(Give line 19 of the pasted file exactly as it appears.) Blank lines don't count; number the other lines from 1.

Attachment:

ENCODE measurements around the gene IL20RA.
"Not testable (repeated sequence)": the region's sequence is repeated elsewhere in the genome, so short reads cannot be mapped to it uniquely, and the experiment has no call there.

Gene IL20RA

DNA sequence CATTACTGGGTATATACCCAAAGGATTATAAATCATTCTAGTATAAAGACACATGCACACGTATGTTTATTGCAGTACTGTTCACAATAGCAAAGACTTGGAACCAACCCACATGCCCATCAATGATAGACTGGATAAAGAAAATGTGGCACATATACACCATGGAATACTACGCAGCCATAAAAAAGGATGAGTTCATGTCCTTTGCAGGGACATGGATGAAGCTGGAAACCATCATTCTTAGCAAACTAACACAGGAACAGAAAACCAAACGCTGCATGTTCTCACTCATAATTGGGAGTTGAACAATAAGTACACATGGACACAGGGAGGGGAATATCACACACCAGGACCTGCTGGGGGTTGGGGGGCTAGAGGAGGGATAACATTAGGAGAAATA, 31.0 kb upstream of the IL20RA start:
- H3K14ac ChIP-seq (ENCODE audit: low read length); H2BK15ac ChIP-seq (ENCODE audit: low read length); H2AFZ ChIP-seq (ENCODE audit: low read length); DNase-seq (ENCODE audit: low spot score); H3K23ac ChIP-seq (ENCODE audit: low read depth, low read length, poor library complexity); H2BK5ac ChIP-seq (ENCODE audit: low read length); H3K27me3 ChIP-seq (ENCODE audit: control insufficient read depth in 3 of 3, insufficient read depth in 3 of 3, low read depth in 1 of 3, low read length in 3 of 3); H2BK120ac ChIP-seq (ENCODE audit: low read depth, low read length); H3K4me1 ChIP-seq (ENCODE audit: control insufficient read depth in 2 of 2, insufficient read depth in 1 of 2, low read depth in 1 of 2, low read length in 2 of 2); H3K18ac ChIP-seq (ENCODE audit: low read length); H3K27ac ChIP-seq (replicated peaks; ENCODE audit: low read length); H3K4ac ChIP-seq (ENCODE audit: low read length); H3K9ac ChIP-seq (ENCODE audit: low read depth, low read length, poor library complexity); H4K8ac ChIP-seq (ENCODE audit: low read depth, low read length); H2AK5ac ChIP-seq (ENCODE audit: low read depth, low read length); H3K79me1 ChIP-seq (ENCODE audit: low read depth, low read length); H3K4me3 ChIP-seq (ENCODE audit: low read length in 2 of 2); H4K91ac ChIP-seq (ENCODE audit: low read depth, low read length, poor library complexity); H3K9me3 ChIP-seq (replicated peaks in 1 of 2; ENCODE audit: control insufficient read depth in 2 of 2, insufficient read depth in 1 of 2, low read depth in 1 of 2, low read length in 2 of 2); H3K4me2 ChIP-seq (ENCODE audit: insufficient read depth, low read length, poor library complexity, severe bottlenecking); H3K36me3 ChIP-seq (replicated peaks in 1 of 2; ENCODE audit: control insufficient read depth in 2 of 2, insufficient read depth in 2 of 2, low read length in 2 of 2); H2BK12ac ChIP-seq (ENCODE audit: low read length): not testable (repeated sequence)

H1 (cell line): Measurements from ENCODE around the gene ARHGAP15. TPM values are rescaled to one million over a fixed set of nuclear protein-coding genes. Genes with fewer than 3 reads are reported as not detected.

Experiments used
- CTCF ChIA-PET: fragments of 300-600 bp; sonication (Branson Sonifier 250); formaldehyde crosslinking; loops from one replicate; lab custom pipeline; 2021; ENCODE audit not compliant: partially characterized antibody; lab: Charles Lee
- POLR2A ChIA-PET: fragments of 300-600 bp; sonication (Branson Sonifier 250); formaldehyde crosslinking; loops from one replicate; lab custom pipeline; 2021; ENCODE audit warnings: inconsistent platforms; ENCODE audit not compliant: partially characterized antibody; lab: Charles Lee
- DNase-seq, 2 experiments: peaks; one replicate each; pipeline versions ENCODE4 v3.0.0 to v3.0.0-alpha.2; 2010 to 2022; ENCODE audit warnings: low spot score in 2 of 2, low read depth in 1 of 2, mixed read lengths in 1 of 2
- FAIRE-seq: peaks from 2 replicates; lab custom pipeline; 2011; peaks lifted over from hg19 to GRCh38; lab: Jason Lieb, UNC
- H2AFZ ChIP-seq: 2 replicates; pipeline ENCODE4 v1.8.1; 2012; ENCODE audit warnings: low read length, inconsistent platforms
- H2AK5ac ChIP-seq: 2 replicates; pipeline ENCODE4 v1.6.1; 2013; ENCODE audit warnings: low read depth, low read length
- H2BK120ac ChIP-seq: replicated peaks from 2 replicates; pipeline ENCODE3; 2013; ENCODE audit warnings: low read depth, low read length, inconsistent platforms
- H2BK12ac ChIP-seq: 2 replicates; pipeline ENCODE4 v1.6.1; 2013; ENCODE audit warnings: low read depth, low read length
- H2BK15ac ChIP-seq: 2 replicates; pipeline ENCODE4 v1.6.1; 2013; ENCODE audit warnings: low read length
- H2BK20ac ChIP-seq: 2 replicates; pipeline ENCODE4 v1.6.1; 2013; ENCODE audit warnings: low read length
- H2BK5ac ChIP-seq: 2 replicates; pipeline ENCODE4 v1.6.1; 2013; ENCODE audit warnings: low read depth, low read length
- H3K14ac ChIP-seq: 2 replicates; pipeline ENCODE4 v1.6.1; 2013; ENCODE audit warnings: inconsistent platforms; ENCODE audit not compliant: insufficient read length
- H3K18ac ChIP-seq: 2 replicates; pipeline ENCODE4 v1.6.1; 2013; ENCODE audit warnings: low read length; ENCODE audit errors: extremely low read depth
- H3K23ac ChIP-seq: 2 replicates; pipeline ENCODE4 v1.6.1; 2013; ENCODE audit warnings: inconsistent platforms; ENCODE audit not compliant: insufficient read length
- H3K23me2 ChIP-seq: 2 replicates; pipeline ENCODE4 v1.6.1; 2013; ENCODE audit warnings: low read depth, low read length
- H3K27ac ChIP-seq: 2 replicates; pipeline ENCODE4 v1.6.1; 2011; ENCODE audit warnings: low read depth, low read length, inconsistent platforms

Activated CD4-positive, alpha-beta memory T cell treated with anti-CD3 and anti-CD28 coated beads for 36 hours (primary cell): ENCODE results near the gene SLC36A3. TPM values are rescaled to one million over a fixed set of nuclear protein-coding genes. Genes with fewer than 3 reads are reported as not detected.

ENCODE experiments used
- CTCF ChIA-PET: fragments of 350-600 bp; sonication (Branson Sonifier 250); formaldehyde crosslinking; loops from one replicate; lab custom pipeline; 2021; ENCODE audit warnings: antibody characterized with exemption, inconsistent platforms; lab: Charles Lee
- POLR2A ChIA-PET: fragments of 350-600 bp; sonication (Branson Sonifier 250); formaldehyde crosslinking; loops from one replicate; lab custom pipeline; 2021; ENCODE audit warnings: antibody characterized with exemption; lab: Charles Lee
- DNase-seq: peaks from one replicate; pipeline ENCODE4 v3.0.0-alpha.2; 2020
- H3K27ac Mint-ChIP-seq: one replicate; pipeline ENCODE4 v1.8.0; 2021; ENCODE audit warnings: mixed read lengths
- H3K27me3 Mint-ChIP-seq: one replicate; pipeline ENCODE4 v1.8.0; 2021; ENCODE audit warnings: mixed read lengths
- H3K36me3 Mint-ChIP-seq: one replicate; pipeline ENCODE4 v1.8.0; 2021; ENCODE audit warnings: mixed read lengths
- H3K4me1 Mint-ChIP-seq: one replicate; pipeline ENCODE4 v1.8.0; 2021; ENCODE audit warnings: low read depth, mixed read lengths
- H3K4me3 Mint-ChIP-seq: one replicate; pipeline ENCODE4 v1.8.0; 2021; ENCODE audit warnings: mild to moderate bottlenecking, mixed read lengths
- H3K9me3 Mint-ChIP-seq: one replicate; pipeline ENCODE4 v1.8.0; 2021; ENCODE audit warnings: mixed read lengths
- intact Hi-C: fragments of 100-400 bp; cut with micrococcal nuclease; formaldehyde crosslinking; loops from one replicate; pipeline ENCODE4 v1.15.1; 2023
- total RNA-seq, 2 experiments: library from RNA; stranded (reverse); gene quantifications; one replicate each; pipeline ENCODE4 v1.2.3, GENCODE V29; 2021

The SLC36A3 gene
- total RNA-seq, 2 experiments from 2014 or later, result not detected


- H3K14ac ChIP-seq: 2 replicates; pipeline ENCODE4 v1.6.1; 2013; ENCODE audit warnings: inconsistent platforms; ENCODE audit not compliant: insufficient read length